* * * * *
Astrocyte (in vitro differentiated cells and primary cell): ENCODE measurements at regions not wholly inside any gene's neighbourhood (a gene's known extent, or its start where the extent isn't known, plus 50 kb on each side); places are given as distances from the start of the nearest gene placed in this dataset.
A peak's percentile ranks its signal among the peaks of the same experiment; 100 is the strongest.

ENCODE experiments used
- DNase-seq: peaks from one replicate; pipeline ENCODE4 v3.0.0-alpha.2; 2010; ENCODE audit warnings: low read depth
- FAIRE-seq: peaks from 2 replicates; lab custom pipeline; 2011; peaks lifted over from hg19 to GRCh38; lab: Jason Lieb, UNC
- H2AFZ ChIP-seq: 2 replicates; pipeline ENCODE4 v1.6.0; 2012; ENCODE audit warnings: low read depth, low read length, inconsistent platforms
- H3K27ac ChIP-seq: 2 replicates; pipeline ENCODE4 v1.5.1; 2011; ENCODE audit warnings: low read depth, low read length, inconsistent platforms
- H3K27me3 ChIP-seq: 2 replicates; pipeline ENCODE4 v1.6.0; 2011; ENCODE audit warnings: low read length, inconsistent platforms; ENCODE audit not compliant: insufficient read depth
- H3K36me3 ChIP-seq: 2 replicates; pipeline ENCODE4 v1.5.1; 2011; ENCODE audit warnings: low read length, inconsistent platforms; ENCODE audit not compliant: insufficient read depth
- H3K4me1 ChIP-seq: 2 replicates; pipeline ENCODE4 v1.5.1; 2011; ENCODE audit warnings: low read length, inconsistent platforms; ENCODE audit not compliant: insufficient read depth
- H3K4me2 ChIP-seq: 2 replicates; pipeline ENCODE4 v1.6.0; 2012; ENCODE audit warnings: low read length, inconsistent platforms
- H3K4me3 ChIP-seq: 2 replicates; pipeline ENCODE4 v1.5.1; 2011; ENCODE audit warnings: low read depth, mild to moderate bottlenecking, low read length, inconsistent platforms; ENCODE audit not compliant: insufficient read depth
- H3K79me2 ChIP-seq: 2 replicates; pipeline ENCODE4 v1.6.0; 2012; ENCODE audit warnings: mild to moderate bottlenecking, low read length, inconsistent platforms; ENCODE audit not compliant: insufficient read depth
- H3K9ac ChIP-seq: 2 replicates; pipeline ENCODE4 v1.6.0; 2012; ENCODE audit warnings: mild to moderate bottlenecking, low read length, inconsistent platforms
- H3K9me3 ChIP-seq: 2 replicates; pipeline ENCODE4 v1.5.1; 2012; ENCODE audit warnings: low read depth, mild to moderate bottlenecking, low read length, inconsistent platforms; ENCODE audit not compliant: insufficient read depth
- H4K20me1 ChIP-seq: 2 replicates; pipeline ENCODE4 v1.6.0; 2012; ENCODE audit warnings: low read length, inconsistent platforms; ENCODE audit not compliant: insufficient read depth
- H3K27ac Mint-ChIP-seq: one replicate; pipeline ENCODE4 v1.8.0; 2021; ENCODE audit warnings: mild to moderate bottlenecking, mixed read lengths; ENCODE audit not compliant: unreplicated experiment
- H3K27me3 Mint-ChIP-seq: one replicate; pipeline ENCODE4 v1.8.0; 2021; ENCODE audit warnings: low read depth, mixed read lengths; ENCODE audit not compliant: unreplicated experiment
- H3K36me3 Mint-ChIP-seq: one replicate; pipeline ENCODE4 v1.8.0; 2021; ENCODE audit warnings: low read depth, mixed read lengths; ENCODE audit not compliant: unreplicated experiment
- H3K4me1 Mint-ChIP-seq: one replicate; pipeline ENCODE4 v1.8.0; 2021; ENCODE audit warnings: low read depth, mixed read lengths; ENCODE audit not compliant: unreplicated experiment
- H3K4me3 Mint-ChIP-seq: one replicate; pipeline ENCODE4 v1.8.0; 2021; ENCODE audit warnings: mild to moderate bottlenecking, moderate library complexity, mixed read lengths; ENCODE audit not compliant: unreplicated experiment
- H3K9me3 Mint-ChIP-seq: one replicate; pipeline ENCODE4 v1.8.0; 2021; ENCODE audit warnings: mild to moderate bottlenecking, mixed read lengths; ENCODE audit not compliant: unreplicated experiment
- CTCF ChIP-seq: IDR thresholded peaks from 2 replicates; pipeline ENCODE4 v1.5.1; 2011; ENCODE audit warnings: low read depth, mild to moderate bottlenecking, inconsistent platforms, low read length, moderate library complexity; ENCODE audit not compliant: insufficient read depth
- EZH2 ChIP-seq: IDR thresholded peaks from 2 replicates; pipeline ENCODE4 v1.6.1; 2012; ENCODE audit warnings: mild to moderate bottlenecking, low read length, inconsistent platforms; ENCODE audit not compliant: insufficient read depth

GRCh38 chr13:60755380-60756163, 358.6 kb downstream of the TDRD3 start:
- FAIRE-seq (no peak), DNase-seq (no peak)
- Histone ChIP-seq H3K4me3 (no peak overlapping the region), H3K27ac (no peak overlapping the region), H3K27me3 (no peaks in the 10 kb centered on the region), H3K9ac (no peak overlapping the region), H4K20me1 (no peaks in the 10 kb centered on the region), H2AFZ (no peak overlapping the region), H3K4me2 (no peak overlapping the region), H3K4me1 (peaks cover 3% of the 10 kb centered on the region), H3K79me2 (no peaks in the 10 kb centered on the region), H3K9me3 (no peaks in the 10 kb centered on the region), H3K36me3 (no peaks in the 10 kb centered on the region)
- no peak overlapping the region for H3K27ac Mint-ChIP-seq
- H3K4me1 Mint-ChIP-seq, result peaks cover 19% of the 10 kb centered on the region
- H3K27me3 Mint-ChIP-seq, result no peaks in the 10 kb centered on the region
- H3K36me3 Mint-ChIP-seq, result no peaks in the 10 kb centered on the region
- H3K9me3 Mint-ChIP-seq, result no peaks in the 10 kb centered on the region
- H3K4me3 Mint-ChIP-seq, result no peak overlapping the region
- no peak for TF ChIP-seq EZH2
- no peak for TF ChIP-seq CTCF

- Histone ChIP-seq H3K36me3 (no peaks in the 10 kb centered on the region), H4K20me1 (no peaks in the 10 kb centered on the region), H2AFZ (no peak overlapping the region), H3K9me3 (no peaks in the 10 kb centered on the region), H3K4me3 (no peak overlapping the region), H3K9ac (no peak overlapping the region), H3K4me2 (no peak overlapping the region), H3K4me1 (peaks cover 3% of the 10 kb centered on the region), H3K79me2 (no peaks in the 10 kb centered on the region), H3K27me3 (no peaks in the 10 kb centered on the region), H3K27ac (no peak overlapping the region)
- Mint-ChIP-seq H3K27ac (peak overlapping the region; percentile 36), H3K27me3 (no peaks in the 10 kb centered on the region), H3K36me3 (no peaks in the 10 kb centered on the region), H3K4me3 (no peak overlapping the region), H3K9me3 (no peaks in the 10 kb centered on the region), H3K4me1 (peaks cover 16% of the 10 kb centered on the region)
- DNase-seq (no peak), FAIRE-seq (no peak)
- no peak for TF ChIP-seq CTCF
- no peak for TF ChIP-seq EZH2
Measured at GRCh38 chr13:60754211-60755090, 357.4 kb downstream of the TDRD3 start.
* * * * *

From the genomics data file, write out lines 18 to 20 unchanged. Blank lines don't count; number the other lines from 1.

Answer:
- H3K27me3 Mint-ChIP-seq: one replicate; pipeline ENCODE4 v1.8.0; 2021; ENCODE audit warnings: low read depth, mixed read lengths; ENCODE audit not compliant: unreplicated experiment
- H3K36me3 Mint-ChIP-seq: one replicate; pipeline ENCODE4 v1.8.0; 2021; ENCODE audit warnings: low read depth, mixed read lengths; ENCODE audit not compliant: unreplicated experiment
- H3K4me1 Mint-ChIP-seq: one replicate; pipeline ENCODE4 v1.8.0; 2021; ENCODE audit warnings: low read depth, mixed read lengths; ENCODE audit not compliant: unreplicated experiment